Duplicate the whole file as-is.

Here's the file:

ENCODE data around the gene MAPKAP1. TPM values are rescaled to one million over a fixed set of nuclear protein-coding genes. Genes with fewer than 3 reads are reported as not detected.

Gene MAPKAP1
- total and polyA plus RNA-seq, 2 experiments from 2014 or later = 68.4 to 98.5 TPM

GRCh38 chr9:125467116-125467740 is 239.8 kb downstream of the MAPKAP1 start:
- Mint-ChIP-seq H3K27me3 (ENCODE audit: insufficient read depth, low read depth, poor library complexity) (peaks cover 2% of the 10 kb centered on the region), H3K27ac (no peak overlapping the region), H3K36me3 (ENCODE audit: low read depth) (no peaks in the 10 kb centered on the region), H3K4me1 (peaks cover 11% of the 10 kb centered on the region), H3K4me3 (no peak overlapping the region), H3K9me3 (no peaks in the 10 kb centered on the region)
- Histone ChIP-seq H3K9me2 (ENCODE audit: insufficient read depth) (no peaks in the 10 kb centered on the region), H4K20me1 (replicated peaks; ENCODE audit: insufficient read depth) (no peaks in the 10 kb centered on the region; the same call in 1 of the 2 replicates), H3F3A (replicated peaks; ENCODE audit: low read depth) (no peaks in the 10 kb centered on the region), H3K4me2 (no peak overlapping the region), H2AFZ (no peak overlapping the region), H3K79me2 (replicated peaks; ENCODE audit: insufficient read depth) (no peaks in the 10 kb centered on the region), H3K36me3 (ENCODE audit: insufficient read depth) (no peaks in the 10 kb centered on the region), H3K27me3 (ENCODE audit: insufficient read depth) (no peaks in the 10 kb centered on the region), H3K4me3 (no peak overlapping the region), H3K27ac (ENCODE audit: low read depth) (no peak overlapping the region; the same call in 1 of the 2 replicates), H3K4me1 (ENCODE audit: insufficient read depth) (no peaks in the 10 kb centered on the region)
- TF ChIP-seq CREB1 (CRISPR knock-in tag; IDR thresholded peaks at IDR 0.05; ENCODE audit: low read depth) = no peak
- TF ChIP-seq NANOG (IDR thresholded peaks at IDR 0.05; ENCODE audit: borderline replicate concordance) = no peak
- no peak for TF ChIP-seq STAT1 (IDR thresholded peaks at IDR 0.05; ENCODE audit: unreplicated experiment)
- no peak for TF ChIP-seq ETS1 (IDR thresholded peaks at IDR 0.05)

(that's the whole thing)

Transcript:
ENCODE data around the gene MAPKAP1. TPM values are rescaled to one million over a fixed set of nuclear protein-coding genes. Genes with fewer than 3 reads are reported as not detected.

Gene MAPKAP1
- total and polyA plus RNA-seq, 2 experiments from 2014 or later = 68.4 to 98.5 TPM

GRCh38 chr9:125467116-125467740 is 239.8 kb downstream of the MAPKAP1 start:
- Mint-ChIP-seq H3K27me3 (ENCODE audit: insufficient read depth, low read depth, poor library complexity) (peaks cover 2% of the 10 kb centered on the region), H3K27ac (no peak overlapping the region), H3K36me3 (ENCODE audit: low read depth) (no peaks in the 10 kb centered on the region), H3K4me1 (peaks cover 11% of the 10 kb centered on the region), H3K4me3 (no peak overlapping the region), H3K9me3 (no peaks in the 10 kb centered on the region)
- Histone ChIP-seq H3K9me2 (ENCODE audit: insufficient read depth) (no peaks in the 10 kb centered on the region), H4K20me1 (replicated peaks; ENCODE audit: insufficient read depth) (no peaks in the 10 kb centered on the region; the same call in 1 of the 2 replicates), H3F3A (replicated peaks; ENCODE audit: low read depth) (no peaks in the 10 kb centered on the region), H3K4me2 (no peak overlapping the region), H2AFZ (no peak overlapping the region), H3K79me2 (replicated peaks; ENCODE audit: insufficient read depth) (no peaks in the 10 kb centered on the region), H3K36me3 (ENCODE audit: insufficient read depth) (no peaks in the 10 kb centered on the region), H3K27me3 (ENCODE audit: insufficient read depth) (no peaks in the 10 kb centered on the region), H3K4me3 (no peak overlapping the region), H3K27ac (ENCODE audit: low read depth) (no peak overlapping the region; the same call in 1 of the 2 replicates), H3K4me1 (ENCODE audit: insufficient read depth) (no peaks in the 10 kb centered on the region)
- TF ChIP-seq CREB1 (CRISPR knock-in tag; IDR thresholded peaks at IDR 0.05; ENCODE audit: low read depth) = no peak
- TF ChIP-seq NANOG (IDR thresholded peaks at IDR 0.05; ENCODE audit: borderline replicate concordance) = no peak
- no peak for TF ChIP-seq STAT1 (IDR thresholded peaks at IDR 0.05; ENCODE audit: unreplicated experiment)
- no peak for TF ChIP-seq ETS1 (IDR thresholded peaks at IDR 0.05)